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Evola and the blood: a problem with Evola is his attitude to blood—and I think I know why it is a problem with him. In general, Evola celebrates heredity—and his approach to wisdom is correct, although he does speak about religious power moving from “those who say they know” to “those who know” and I do wonder if he ever actually saw the things I have (he doesn’t sound like it—he always sounds like a man who writes about something he hasn’t seen). Anyway, he makes solid points in general—however, I think he falls apart when it comes to race.


The reason he falls apart is that he stresses that “spiritual race” is the highest ideal and that this is not connected to “the blood” in any way. In part, he is in reaction against vulgar nationalism—nationalism itself being a leftist movement from the French Revolution—and people who say “I’m English, I’m for the English—alwright?”. Well, I don’t think you have value just because you’re English—and Evola is right to be on guard against that.


However, he contradicts himself: he talks about castes, about heredity, and so on—and then he suddenly says “blood isn’t important”. He says this even though he maintains that the castes and the aristocratic Roman lines pass on their initiation—and, I presume, that isn’t just about the traditions being passed on, it’s meant to be in the blood. Even more democratic religions, like the Christianity Evola abhors, talk about Jesus being from “the royal line of David”—so even they value heredity.


Why does he say contradictory things? Why does he assert aristocracy and at the same time say “it’s an initiation above blood”? I think it’s because Evola was one of those people you meet from time to time, often involved in radical right politics, who really likes the idea of being an aristocrat—but they aren’t. You know, it’s their “thing”, their daydream or fantasy that they’d be in a chateau all day long being superior and aesthetic—perhaps giving sagacious commands to a loyal retainer.


People like this do things like scan their family tree until they, finally, almost inevitably, find someone like “Edmund de Vere, Under Baron of Buckmaster” or some minor title—and then, not very subtly, will drop this fact to people (although, modestly insisting that, of course, though they are technically heir to the title, they never use it). The result being everyone in their general social circle refers to them as “the Under Baron”. Other people who comb the family tree and find nothing are forced to “get it out of a Christmas cracker” or order it over the Internet—much as some people “buy” title deeds to plots on the Moon.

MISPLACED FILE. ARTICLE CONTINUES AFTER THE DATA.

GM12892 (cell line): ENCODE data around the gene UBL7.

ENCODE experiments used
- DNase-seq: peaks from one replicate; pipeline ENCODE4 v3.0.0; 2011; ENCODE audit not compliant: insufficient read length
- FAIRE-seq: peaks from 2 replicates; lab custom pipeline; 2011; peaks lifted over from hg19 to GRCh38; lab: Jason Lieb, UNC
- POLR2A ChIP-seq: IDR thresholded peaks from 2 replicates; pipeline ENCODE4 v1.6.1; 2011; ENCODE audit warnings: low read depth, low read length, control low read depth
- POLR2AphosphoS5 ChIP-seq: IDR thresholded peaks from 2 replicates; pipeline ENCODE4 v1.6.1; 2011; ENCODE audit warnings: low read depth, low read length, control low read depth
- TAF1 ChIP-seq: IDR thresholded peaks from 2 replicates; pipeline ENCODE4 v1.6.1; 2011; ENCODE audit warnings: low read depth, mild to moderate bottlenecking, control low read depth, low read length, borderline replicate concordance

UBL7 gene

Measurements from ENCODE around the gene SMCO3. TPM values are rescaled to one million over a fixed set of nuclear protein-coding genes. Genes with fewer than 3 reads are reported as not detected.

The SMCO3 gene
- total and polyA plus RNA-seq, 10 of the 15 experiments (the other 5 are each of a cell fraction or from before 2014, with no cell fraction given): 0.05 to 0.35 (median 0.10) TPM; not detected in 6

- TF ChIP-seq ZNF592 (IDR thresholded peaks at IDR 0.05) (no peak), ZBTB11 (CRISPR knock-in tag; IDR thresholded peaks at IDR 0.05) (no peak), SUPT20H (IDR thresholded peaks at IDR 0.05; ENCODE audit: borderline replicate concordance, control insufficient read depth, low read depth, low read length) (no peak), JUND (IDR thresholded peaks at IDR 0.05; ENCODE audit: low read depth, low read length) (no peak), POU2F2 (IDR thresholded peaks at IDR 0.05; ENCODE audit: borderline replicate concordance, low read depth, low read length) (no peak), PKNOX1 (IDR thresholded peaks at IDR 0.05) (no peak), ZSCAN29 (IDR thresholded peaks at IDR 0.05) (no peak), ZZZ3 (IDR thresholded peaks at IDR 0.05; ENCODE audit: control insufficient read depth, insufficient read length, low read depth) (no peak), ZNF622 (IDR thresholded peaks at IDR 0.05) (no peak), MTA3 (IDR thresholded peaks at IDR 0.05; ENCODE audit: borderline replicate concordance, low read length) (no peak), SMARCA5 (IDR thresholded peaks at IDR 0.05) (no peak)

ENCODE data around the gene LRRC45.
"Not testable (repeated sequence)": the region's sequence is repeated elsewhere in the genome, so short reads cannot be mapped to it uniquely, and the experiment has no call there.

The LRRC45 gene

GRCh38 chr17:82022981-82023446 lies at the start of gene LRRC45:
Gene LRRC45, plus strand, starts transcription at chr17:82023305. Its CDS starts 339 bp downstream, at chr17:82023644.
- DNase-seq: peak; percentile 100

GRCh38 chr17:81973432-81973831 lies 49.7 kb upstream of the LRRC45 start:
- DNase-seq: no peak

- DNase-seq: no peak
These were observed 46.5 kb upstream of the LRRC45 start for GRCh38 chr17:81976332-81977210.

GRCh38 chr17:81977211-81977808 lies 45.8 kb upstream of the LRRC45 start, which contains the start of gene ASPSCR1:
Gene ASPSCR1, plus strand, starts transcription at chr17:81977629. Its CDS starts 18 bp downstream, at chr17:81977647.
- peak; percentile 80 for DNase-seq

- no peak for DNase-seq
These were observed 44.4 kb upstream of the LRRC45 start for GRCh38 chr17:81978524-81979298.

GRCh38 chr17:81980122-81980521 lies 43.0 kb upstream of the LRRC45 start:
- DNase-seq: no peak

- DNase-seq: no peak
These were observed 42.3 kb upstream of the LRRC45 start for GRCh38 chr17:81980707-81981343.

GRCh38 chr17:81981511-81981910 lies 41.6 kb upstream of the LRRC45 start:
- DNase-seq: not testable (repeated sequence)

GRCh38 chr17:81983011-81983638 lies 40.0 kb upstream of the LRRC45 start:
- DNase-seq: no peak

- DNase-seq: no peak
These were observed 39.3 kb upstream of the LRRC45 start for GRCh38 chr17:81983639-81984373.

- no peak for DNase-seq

The thing to realise about Evola was that he was basically “that” guy—you know, the guy who has always fancied that he is *really* a marquis or a baron and that, through some mix-up, he has not inherited his rightful domain but has, instead, ended up working in a post office. However, he knows all about what a *proper* aristocrat should be—he’s researched it very well, so well that he knows that most people with real titles are not the *genuine article*, something Evola himself liked to say (modern aristocrats being dab hands with the “cocktail shaker and tennis racquet” but not “the Olympian solar initiation”).


So Evola’s parents were a telegraphic engineer (father) and a “landowner” (mother)—though his grandparents were shopkeepers and joiners, so “landowner” doesn’t mean “baroness” here. Now, it’s complicated by the fact the aristocracy in places like Sicily and Spain is not like the English aristocracy—you can get people called Don José de Cabellero y Gassett de Ortega de Lopez and all they own, as “gentry”, is some decaying house complete with two bonded peasants. In short, there are surplus “aristocrats” floating about those places.


So perhaps Evola was titled in that sense—but there’s no evidence he was a “Baron”, as he was sometimes referred to (perhaps as a joke at his expense for his obsession with aristocracy, “the magic Baron” as they said—just sounds like a nickname to me).


So why was it so important for Evola that aristocracy should not be “by blood alone” but mainly be about “initiation”? Pretty simple—he wasn’t an aristocrat by birth. Hence, to fulfil his aristocratic aspirations, he had to make it so aristocracy is initiatory and not about heredity—then he too could become an aristocrat or, as he put it (conveniently), “an aristocrat of the soul”.

The result is that he’s contradictory—because everywhere else he mentions how heredity is important and then he swerves and basically says “it’s an initiation”. And that means anyone can do it—and it makes no sense from a magical perspective, because blood is the most powerful agent of magical actualisation (think about the blood in the Holy Grail). For sure, this is blood in its qualitative aspect—not a DNA test—but it’s still blood in the hereditary sense (blue blood).


The result is that you get all sorts of people who claim to be Evolians—from Mexicans to Jews. It’s a very “democratic” elitism that Evola founded, since it’s all “spiritual”—which, given he doesn’t lay down a formal initiation himself, amounts to “an attitude”. Now, he’s not as bad as some nutcase who goes round calling himself the Marquis Charles d’Arby Smith-Massingbird (“Of the Lancaster cadet branch of the Massingbirds, doncha know?). But he’s quite close to that.


I have to say it’s never been my fantasy that I’m the unknown prince to a royal family, so misplaced at birth—or the heir to the baronetcy of Cheshire. I have daydreams, but these aren’t my daydreams—to be “an aristocrat”, to be “in the club”. But it’s a common fantasy, one that Evola indulged in I think—and it’s why he fatally underestimates blood and heredity.

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